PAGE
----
Clinton email negligence does not equal malicious intent

Last week FBI Director James Comey released a statement to Congress about Hillary Clinton’s emails, breathing new life into one of the primary criticisms of her candidacy for president. After Comey himself said the investigation into Clinton was completed, it was former Congressman Anthony Weiner’s “sexting” probe by the FBI, and his seized computer, that brought this story back into the spotlight.

The FBI should provide some transparency on the investigation into Clinton’s email server. I know they can’t tell us all the top secret information, but they could at least share more of what they actually found to be detrimental to the American public. They should tell us if this was a case of negligence, or if there was malicious intent from Clinton and her staff. They need to share their findings as soon as they can so people can go to the polls next week with all they need to know about both candidates.

While acting as secretary of state four years ago, Clinton used a home computer server to receive government emails from the State Department. According to a Washington Post article from May, she “is the first and, to date, only secretary of state to exclusively use a private email address and server to conduct her business as the nation’s top diplomat.” Instead of using a government email with the @state.gov address, Clinton used @clintonemail.com. The same article also said Colin Powell and Condoleezza Rice both used a home server as well during their times as secretary of state, but they had also used a government email.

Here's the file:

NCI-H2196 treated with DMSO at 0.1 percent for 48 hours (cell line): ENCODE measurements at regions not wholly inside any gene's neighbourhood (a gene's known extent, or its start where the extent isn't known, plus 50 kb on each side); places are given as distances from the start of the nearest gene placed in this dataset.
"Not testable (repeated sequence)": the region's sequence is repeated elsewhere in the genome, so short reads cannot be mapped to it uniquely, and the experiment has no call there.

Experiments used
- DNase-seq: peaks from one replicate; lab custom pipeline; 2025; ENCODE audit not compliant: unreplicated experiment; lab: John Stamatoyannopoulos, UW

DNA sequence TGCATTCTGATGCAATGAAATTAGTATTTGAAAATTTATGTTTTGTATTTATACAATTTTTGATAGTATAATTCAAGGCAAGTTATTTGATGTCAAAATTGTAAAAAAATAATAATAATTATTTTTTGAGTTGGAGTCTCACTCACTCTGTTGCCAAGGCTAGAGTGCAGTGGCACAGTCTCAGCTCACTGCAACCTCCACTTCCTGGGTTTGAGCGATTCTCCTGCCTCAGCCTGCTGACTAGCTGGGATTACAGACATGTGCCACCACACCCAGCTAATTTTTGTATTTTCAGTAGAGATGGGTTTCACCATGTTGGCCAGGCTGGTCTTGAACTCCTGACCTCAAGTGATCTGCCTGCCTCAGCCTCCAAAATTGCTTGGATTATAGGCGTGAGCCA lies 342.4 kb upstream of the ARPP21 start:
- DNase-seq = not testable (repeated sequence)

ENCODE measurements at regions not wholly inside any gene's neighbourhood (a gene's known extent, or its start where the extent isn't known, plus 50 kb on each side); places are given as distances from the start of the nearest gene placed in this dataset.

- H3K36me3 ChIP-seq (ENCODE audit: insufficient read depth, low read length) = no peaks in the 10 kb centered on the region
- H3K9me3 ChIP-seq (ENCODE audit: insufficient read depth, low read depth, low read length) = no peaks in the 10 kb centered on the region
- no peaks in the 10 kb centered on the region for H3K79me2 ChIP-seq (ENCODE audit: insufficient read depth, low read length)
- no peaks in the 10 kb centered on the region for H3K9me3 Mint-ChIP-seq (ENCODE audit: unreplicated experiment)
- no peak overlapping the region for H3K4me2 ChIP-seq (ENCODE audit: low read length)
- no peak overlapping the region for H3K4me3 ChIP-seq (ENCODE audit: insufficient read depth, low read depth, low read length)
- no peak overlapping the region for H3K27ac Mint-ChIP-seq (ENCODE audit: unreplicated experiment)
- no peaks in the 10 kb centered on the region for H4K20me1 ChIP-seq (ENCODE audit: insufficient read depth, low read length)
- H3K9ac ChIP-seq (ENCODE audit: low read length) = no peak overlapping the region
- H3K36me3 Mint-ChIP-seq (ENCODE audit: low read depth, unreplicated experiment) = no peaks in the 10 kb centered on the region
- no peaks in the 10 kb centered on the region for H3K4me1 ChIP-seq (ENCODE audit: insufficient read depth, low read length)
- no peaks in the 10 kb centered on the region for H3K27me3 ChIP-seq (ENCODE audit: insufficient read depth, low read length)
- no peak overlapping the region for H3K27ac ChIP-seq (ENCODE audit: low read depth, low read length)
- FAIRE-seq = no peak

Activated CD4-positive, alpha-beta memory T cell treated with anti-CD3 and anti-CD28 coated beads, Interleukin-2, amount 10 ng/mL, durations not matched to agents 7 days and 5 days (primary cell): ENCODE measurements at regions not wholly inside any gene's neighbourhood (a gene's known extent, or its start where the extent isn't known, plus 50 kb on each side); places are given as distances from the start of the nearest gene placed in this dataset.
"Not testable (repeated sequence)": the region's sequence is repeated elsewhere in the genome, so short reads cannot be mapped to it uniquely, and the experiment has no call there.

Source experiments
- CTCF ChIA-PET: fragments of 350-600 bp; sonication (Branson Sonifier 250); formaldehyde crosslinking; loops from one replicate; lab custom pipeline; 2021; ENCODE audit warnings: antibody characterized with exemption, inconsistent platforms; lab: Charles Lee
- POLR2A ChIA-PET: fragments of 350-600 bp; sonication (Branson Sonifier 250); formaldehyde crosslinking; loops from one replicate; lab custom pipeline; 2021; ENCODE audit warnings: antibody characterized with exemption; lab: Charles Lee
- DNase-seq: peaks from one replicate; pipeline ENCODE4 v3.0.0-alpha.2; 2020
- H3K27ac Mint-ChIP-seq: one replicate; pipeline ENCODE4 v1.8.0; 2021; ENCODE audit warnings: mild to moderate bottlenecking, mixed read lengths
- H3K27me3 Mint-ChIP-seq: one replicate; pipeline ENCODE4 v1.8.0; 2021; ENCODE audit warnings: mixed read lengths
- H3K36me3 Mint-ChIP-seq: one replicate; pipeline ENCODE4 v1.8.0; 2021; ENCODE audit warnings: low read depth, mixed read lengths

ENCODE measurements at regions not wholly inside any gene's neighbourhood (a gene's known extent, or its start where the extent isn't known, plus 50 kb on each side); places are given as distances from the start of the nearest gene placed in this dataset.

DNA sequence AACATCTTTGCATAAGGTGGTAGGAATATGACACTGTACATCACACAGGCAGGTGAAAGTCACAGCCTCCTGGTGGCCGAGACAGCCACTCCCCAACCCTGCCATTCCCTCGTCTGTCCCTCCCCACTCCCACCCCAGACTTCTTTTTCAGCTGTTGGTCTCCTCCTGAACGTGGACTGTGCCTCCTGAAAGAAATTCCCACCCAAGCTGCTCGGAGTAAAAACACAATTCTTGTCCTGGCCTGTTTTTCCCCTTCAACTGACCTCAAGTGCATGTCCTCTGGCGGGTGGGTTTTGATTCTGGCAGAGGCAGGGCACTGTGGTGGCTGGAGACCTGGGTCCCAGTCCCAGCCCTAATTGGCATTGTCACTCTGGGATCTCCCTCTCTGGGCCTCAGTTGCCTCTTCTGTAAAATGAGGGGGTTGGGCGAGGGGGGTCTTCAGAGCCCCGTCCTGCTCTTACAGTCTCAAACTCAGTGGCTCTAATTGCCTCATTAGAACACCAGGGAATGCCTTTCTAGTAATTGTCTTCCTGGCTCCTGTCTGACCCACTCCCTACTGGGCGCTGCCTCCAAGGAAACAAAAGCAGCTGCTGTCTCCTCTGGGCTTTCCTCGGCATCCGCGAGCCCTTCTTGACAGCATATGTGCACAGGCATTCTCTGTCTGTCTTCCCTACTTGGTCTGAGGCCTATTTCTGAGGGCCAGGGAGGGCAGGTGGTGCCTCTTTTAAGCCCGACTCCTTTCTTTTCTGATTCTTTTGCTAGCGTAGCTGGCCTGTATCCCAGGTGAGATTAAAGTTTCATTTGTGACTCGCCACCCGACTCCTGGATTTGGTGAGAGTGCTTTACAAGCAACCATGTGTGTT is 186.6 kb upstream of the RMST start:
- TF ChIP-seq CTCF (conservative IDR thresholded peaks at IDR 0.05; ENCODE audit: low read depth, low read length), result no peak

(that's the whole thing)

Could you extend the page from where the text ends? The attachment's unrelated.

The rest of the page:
Factcheck.org has also said there were different levels of classified material ranging from the highest that are marked “top secret,” to the lowest, marked “confidential.” The FBI has already reviewed the 30,000 emails and Comey said “a small number,” about 110, of the emails contained classified information.

Now they are using our tax dollars to look at possible nude pictures of Anthony Weiner because he’s married (now separated) to one of Clinton’s aides. Americanthinker.com estimated that with 40 agents on the case, taxpayers are spending $20 million dollars on this investigation.

That being said, I don’t feel like server negligence is anything new in Washington. In a Newsweek article from last September, Karl Rove and The White House relied on a private server that was run by the Republican National Committee, and “lost” 22 million emails from 2003 to 2008 during the Bush administration.

The nature of some of Clinton’s classified emails I’ve seen are examples of the government overclassification and don’t harm the public for being leaked. Emails from Clinton I’ve seen on Factcheck.org include one where the former secretary general of the United Nations, Kofi Annan, was stepping down as special envoy in the war in Syria. Another email discussed a phone call between a newly inaugurated president in Malawi and Clinton.

I appreciate the fact Comey wants to be transparent, and his prior statement last July about this matter has already sums it up perfectly here as well. In his memo last July, Comey said, “Although we did not find clear evidence that Secretary Clinton or her colleagues intended to violate laws governing the handling of classified information, there is evidence that they were extremely careless in their handling of very sensitive, highly classified information.”

To reopen the case during the final week of the presidential election is both wasteful and negligent. Comey did not disclose any new facts or updates about Clinton herself and instead only confused voters just days before an election. The FBI should release the full details of this new email investigation before the election, and should stop giving innocuous statements with no substance of new information.